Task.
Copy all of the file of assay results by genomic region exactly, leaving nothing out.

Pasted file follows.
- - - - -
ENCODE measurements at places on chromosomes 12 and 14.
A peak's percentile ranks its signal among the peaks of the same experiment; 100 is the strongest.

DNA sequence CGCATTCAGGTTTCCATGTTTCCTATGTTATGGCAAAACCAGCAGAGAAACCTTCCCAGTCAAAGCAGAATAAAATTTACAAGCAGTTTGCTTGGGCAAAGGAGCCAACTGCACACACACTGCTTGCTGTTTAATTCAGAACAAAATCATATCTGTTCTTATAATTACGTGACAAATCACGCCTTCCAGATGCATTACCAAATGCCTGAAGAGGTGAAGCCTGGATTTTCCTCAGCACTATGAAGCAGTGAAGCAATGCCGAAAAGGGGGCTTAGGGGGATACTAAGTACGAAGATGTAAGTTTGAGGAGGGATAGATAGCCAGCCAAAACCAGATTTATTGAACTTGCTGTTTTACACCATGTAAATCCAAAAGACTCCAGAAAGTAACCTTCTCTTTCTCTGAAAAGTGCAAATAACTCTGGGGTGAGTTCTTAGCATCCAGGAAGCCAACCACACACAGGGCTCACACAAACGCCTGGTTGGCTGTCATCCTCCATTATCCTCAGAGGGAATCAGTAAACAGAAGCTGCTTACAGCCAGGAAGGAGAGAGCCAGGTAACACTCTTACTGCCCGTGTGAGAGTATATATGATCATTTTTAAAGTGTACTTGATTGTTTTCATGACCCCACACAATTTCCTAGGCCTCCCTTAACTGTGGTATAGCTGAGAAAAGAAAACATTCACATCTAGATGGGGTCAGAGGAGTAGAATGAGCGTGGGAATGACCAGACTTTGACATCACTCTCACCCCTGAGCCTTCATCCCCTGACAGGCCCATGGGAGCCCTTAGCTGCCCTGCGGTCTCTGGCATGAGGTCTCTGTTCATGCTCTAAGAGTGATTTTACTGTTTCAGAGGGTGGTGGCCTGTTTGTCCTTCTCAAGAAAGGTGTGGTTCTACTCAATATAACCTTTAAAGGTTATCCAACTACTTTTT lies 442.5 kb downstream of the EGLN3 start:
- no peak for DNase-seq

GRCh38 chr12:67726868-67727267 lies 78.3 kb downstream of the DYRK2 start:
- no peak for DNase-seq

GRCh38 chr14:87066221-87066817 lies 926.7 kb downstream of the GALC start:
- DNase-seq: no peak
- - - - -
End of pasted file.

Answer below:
ENCODE measurements at places on chromosomes 12 and 14.
A peak's percentile ranks its signal among the peaks of the same experiment; 100 is the strongest.

DNA sequence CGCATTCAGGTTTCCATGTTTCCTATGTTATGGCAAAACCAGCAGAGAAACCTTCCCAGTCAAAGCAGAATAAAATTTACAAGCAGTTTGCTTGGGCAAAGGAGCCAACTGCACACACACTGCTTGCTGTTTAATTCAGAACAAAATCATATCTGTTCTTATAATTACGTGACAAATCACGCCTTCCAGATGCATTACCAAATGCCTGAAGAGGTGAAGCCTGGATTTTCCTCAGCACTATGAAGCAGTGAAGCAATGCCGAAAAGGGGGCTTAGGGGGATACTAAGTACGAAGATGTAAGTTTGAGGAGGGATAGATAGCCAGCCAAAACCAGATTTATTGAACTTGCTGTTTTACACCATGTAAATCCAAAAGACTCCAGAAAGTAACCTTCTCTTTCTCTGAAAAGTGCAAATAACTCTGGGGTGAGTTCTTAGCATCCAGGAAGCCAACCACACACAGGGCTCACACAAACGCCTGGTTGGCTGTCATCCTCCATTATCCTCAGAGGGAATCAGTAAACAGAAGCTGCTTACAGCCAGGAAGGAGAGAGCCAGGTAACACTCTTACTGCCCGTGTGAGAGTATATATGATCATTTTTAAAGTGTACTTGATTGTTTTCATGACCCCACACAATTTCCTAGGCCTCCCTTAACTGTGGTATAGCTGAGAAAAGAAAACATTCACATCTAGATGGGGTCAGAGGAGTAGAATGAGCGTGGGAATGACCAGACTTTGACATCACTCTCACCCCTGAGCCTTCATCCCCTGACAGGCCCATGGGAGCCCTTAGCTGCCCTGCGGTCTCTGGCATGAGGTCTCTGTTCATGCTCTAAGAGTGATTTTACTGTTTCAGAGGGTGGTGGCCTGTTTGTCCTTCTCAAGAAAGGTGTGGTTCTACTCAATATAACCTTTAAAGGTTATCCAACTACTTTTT lies 442.5 kb downstream of the EGLN3 start:
- no peak for DNase-seq

GRCh38 chr12:67726868-67727267 lies 78.3 kb downstream of the DYRK2 start:
- no peak for DNase-seq

GRCh38 chr14:87066221-87066817 lies 926.7 kb downstream of the GALC start:
- DNase-seq: no peak